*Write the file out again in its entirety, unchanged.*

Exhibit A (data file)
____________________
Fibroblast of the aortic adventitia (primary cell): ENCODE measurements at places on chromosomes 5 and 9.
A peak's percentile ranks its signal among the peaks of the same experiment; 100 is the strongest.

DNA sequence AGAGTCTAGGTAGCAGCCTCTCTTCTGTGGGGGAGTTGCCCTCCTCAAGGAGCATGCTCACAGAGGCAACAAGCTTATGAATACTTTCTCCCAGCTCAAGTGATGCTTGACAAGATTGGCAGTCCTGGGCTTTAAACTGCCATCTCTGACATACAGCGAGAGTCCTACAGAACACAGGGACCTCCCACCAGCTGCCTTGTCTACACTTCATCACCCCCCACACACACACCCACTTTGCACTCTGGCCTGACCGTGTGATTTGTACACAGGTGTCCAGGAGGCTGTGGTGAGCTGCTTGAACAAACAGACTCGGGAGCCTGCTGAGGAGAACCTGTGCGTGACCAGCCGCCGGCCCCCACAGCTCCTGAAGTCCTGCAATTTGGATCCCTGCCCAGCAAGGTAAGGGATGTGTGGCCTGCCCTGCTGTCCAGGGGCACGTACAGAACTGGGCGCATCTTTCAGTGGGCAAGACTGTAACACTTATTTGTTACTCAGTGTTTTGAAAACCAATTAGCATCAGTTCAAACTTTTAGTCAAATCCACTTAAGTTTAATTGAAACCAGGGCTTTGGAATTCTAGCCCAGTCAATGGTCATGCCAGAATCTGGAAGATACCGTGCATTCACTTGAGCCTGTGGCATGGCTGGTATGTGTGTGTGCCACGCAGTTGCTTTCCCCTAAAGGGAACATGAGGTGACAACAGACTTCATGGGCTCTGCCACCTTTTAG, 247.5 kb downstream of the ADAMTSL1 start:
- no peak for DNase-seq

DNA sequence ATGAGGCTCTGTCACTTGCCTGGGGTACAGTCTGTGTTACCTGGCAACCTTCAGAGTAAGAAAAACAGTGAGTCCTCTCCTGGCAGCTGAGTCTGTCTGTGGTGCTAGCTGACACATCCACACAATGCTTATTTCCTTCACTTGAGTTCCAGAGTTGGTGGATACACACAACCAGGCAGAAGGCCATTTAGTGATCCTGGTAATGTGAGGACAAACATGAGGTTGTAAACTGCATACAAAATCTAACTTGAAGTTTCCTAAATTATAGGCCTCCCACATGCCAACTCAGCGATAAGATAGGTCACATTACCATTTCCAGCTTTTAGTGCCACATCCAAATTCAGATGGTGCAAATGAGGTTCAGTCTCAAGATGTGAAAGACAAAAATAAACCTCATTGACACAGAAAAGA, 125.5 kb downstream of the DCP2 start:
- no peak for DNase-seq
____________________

Fibroblast of the aortic adventitia (primary cell): ENCODE measurements at places on chromosomes 5 and 9.
A peak's percentile ranks its signal among the peaks of the same experiment; 100 is the strongest.

DNA sequence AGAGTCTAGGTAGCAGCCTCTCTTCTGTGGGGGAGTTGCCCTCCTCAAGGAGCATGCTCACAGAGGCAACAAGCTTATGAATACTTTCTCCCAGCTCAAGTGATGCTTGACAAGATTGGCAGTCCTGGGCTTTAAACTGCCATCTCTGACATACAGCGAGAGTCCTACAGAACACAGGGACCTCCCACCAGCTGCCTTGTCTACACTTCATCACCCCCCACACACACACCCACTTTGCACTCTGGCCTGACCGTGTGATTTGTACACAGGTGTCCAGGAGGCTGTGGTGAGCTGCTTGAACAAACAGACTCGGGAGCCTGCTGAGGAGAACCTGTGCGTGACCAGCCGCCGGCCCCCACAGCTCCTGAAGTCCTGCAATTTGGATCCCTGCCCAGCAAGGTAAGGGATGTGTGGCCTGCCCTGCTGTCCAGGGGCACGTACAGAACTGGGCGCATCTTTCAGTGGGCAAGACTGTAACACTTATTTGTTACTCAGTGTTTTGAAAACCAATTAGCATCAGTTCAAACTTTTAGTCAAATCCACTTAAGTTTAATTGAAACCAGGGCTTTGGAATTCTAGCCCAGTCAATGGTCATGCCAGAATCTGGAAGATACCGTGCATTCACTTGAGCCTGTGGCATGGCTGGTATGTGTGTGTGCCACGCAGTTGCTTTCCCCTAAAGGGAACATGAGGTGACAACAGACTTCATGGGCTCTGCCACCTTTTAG, 247.5 kb downstream of the ADAMTSL1 start:
- no peak for DNase-seq

DNA sequence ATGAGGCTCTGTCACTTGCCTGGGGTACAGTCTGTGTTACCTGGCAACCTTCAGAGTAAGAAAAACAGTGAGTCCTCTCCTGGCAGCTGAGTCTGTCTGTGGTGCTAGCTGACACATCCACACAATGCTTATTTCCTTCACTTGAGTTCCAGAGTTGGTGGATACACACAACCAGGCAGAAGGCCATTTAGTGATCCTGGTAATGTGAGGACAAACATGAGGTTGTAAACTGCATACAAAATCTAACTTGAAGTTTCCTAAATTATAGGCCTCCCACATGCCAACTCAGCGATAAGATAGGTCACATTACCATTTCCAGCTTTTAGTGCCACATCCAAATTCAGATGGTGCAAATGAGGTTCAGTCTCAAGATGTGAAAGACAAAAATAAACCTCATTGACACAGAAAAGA, 125.5 kb downstream of the DCP2 start:
- no peak for DNase-seq